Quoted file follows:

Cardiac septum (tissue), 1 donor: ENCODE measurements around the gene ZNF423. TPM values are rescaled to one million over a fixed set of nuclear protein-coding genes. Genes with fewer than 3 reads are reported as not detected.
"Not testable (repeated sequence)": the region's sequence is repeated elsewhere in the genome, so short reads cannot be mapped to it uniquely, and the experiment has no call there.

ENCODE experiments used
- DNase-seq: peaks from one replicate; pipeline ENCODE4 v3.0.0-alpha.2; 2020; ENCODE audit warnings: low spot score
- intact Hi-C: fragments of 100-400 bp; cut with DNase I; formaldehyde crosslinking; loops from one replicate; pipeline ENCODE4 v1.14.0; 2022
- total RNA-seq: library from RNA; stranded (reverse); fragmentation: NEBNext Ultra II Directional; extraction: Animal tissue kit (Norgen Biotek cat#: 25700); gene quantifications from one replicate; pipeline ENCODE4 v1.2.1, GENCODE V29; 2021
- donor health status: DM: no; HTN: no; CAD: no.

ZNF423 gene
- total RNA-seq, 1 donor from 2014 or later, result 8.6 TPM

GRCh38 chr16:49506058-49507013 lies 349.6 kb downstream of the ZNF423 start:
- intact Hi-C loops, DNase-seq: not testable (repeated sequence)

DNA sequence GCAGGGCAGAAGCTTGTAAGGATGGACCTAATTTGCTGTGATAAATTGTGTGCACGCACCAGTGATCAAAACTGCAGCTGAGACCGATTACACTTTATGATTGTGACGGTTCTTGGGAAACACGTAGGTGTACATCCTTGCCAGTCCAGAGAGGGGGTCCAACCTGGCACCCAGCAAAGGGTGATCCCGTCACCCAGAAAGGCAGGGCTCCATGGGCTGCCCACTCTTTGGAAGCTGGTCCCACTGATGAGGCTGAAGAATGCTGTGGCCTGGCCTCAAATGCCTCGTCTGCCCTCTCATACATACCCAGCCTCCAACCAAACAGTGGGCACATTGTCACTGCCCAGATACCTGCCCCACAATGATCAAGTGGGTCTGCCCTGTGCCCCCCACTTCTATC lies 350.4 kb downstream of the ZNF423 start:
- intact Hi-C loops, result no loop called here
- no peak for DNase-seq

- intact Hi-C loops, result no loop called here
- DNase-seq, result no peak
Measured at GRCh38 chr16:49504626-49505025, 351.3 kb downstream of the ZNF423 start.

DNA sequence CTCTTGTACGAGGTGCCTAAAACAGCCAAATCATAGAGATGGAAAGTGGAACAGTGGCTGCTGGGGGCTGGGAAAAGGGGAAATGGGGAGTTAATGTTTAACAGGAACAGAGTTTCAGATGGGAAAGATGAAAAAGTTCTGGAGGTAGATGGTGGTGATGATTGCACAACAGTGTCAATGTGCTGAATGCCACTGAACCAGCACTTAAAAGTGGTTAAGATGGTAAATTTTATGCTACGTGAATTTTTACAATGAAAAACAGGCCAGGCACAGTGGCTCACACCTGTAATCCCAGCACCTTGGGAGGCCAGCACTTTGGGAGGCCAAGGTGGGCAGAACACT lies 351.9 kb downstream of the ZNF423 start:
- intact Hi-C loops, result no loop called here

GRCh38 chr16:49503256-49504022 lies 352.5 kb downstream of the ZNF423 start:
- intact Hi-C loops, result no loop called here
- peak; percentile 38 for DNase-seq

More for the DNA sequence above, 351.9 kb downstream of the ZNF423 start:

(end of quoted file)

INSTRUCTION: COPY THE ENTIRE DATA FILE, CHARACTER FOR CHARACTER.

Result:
Cardiac septum (tissue), 1 donor: ENCODE measurements around the gene ZNF423. TPM values are rescaled to one million over a fixed set of nuclear protein-coding genes. Genes with fewer than 3 reads are reported as not detected.
"Not testable (repeated sequence)": the region's sequence is repeated elsewhere in the genome, so short reads cannot be mapped to it uniquely, and the experiment has no call there.

ENCODE experiments used
- DNase-seq: peaks from one replicate; pipeline ENCODE4 v3.0.0-alpha.2; 2020; ENCODE audit warnings: low spot score
- intact Hi-C: fragments of 100-400 bp; cut with DNase I; formaldehyde crosslinking; loops from one replicate; pipeline ENCODE4 v1.14.0; 2022
- total RNA-seq: library from RNA; stranded (reverse); fragmentation: NEBNext Ultra II Directional; extraction: Animal tissue kit (Norgen Biotek cat#: 25700); gene quantifications from one replicate; pipeline ENCODE4 v1.2.1, GENCODE V29; 2021
- donor health status: DM: no; HTN: no; CAD: no.

ZNF423 gene
- total RNA-seq, 1 donor from 2014 or later, result 8.6 TPM

GRCh38 chr16:49506058-49507013 lies 349.6 kb downstream of the ZNF423 start:
- intact Hi-C loops, DNase-seq: not testable (repeated sequence)

DNA sequence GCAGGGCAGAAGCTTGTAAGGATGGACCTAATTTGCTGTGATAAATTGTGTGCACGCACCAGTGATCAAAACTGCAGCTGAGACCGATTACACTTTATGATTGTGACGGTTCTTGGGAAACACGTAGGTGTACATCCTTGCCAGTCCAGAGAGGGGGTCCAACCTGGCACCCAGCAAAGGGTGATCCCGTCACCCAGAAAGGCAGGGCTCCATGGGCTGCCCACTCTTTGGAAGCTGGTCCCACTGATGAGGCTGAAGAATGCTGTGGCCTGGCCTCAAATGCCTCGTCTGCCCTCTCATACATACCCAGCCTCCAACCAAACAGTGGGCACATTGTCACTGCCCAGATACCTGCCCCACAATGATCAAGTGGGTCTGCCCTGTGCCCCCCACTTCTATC lies 350.4 kb downstream of the ZNF423 start:
- intact Hi-C loops, result no loop called here
- no peak for DNase-seq

- intact Hi-C loops, result no loop called here
- DNase-seq, result no peak
Measured at GRCh38 chr16:49504626-49505025, 351.3 kb downstream of the ZNF423 start.

DNA sequence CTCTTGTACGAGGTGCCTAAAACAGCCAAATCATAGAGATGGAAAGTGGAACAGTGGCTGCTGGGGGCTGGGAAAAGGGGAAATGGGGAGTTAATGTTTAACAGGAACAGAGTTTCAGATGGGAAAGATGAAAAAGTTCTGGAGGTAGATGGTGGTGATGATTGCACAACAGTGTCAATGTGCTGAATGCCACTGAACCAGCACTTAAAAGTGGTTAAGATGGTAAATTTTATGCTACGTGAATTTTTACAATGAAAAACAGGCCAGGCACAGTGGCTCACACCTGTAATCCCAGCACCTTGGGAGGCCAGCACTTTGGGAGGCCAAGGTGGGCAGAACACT lies 351.9 kb downstream of the ZNF423 start:
- intact Hi-C loops, result no loop called here

GRCh38 chr16:49503256-49504022 lies 352.5 kb downstream of the ZNF423 start:
- intact Hi-C loops, result no loop called here
- peak; percentile 38 for DNase-seq

More for the DNA sequence above, 351.9 kb downstream of the ZNF423 start: